Rest­less democ­racy

Kathimerini English - - Front Page - BY NIKOS KONSTANDARAS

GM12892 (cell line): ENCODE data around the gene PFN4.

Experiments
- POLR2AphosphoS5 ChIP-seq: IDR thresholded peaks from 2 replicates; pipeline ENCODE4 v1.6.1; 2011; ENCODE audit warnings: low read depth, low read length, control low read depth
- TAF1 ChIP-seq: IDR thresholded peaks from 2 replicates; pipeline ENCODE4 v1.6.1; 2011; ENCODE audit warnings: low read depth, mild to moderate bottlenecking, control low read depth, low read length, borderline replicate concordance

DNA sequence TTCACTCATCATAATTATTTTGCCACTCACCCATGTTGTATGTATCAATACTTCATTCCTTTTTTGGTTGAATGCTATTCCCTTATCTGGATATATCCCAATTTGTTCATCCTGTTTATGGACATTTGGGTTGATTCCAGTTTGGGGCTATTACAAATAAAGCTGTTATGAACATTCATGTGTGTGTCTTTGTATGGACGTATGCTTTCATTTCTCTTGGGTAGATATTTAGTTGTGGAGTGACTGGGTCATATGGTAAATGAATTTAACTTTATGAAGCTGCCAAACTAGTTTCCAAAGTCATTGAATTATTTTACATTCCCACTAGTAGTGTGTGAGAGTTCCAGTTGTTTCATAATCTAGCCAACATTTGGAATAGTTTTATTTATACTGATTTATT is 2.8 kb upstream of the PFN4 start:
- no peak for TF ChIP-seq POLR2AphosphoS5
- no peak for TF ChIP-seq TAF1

ered in a dif­fer­ent world. Don­ald Trump’s vic­tory is proof that the forces of di­vi­sion, of in­equal­ity, the forces that ex­ploit cit­i­zens’ in­se­cu­rity, threaten not only Europe and coun­tries in other re­gions but the United States as well. Now Obama’s call on each cit­i­zen to shoul­der their re­spon­si­bil­ity takes on greater im­por­tance. “Be­cause in the end, it is up to us. It’s not some­body else’s job, it’s not some­body else’s re­spon­si­bil­ity, but it’s the cit­i­zens of our coun­tries and cit­i­zens of the world to bend [the] arc of his­tory to­wards jus­tice,” he said. “And that’s what democ­racy al­lows us to do. That’s why the most im­por­tant of­fice in any coun­try is not pres­i­dent or prime min­is­ter. The most im­por­tant ti­tle is ‘cit­i­zen.’ And in all of our na- tions, it will al­ways be our cit­i­zens who de­cide the kind of coun­tries we will be, the ideals that we will reach for, and the values that will de­fine us.” Be­fore Trump’s elec­tion, these words would have sounded like plat­i­tudes. To­day they are a bat­tle cry, a call for vig­i­lance against those who would turn cit­i­zens against the com­mon good. They are a re­minder that cit­i­zens must not ab­di­cate their re­spon­si­bil­ity to a sys­tem of govern­ment that al­lows them to de­ter­mine their own fate. Let’s imag­ine how these words sound in the United States to­day, what they mean to Turks liv­ing in fear of their au­to­cratic pres­i­dent, to those Hun­gar­i­ans who un­der­mined an anti-im­mi­grant ref­er­en­dum called by their govern­ment by stay­ing away. These words

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